In his book, Two or Three Things I’m Dying to Tell You, Jalal Toufic puts forth the idea that you can watch Hitchcock’s Rear Window and Vertigo as one long movie, like watching The Wizard of Oz to Pink Floyd’s The Dark Side of the Moon or playing The Beatles’s White Album over Snow White. But no combination of connective media is more instructive that watching the movies The Razor’s Edge and Groundhog Day in conjunction. The one is not a continuation of the other; rather, they form a kind of back and forth dialogue, from which some compelling connotations can be applied.
Where Jimmy Stewart was the common actor in the Hitchcock films, Bill Murray appears in this integrated double feature. The Razor’s Edge shows Bill Murray (henceforth, Bill1) as a young man who drives an ambulance in WWI and, having come close to death, cannot return to his routine life and path he had been on and so he sets off on another course to discover himself. Meanwhile, Groundhog Day’s Bill Murray (Bill2) is a miserable, hated man whose only desire is to climb further up the ladder of routine drudgery, which is his definition of being a weatherman. He is sent to cover the yearly Groundhog Day celebration only to become stuck on a loop of repetitions of that singular day, during which he discovers the path out of his routine.
“I’m not happy. I can’t make myself happy,” Bill1 says in The Razor’s Edge referring to himself in Groundhog Day as well. As Bill1 will learn later, his (Bill2’s) work has no intention and is empty. The job of the weatherman is based on patterns in nature, but Bill2 is not attuned to them. He tries to predict and control natural forces (e.g., blizzards, time), but discovers that he is not in control. Bill1 abandons his vocational calling before he can get caught up in it, but he was on a track towards the stock market, a force as unpredictable as the weather, as is later evidenced by the stock market crash. Bill1 opts rather to work at the fish stalls with the commoners, but he still has no intention. He still lacks focus. It is only later, after he returns from the mountain, that he can go back to the fish stall, if not the stock market, and work with intention.
Bill1 is much more aware and self-motivated than Bill2. For Bill2, everything is learned the hard way through repetition.
“I got a second chance at life,” Bill1 says, but it takes Bill2 forever to even take the repeating days as a gift instead of a curse.
“I’m not gonna live by their rules anymore,” Bill2 says, and that applies to Bill1 as well. They’re both trapped in a dead rote repetition of values that they themselves do not possess. Bill2 begins to act out as if there were no consequences, driving on the railroad tracks and eating whatever he feels like. Bill1 moves to Paris, then takes a pilgrimage to India.
Bill2 falls in love with the new producer of his television station (Andie MacDowell), and over the course of months of repeated days, attempts to study her like a book. He has one nearly-perfect day with her but he can’t quite close the deal. He still isn’t being honest, and each subsequent day he loses more time until finally he loses her altogether. This echoes Bill1’s engagement to Isabel whom he loses as well. Bill1’s engagement was based on false pretenses. And, although he learns more and more that his path is different from hers, he tries to hold onto her and bring her with him until finally he loses her.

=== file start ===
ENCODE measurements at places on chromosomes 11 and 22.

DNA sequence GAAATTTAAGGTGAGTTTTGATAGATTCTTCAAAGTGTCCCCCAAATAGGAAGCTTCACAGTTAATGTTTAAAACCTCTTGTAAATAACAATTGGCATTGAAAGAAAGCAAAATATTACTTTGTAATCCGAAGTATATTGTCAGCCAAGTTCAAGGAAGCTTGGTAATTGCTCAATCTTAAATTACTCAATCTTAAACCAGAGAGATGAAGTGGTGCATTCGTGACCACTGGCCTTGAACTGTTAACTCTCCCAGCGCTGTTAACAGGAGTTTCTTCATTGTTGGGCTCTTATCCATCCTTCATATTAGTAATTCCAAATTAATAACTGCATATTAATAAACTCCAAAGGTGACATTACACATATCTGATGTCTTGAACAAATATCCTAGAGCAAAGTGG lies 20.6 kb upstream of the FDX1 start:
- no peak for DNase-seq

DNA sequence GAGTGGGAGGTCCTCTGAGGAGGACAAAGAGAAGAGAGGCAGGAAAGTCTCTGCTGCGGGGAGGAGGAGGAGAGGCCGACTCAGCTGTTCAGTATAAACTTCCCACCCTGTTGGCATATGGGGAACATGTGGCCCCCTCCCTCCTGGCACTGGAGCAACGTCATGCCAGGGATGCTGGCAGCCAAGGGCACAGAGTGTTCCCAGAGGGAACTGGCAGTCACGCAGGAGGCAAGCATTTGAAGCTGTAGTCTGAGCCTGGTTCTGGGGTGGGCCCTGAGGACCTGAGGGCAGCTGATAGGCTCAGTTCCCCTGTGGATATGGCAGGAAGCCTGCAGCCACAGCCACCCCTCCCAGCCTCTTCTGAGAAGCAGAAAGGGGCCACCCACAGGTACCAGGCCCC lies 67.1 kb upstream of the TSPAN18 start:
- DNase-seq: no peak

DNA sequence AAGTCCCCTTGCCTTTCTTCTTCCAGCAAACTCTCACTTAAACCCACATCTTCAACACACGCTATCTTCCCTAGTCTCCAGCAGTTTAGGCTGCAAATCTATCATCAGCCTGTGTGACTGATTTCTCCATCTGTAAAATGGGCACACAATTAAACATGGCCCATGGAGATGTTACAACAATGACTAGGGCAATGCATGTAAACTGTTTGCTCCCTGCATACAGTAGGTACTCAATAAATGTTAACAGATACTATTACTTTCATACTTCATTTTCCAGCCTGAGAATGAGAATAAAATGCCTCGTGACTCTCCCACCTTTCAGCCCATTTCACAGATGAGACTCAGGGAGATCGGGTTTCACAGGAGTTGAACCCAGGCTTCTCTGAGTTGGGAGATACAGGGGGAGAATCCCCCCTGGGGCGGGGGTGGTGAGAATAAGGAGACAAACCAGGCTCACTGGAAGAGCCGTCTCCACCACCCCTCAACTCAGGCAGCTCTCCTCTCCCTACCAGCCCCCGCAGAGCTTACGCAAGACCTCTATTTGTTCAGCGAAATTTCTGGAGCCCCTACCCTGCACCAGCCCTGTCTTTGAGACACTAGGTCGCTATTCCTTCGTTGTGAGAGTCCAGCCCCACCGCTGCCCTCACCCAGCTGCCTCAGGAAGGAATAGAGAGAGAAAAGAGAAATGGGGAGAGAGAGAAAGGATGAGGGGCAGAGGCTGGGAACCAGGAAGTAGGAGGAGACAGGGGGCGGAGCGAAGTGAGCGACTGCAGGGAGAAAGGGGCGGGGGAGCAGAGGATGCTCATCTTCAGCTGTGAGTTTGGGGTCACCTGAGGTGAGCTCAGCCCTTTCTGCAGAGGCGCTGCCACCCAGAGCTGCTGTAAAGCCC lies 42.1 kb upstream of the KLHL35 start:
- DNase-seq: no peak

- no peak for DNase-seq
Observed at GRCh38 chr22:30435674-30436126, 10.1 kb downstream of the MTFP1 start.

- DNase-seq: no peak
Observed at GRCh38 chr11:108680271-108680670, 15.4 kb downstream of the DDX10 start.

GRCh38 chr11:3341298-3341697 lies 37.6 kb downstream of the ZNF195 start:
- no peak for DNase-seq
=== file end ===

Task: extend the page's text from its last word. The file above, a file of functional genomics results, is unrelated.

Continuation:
After they lose their first loves, the Bills are required to strip themselves of everything. Bill1 isolates himself with monks on a mountaintop and Bill2 enacts a series of ineffective suicides. When the Bills return from these experiences, they are purified in a way and they begin doing good for others: Bill1 is able to cure his friend’s headaches by hypnotizing him, Bill2 helps a number of people, even saving some lives. Bill1 rescues his friend Sophie (the corollary for the Andie whom Bill2 successfully woos) from drugs and prostitution.
Both Bills burn the books they’ve studied; Bill1 his actual books in an actual fire, and Bill2 selflessly giving up his dogged pursuit of Andie.
But the two movies split at the end. As Razor’s Edge winds down, Bill1 is alone, having lost everything. “There is no payoff,” he says. He thought, like Bill2, that by doing good deeds he would be rewarded in this life. Despite that Bill1 had started off further along the path than Bill2 and that he had more self-awareness, he had nothing more to show for it at the end of the film.
But at the end of their respective films, Bill1 and Bill2 are the same. They both have a newfound acceptance of the patterns of life. They both are seen walking upwards into the distance, Bill1 literally climbing a stairway that appears to vanish where the sky starts and Bill2 walking towards the horizon if not exactly the proverbial sunset.
The cyclical nature of time in Groundhog Day and the up and down wandering in The Razor’s Edge reflect certain shared principles, as such: the meaningless nature of human struggle, the eschewing of knowledge for its own sake, the renunciation of the ego, and the virtue of selflessly helping others. It makes sense that such principles echo back and forth between two movies that might otherwise seem unrelated, but seen together, the message becomes actualized, enhanced. The seemingly meaningless nature of war, making money, the weather, unrequited love, the whole range of human emotions, etc. does not have to be a downer. It makes everything an equal playing field to pursue the things that do matter. Enriching the soul, helping others, renouncing the self and imbuing the work of life with intention.
“What would you do if you were stuck in one place and every day was exactly the same and nothing you did mattered?” Bill2 asks.
Bill1 answers him, years apart, “You just don’t get it, do you? It doesn’t matter.”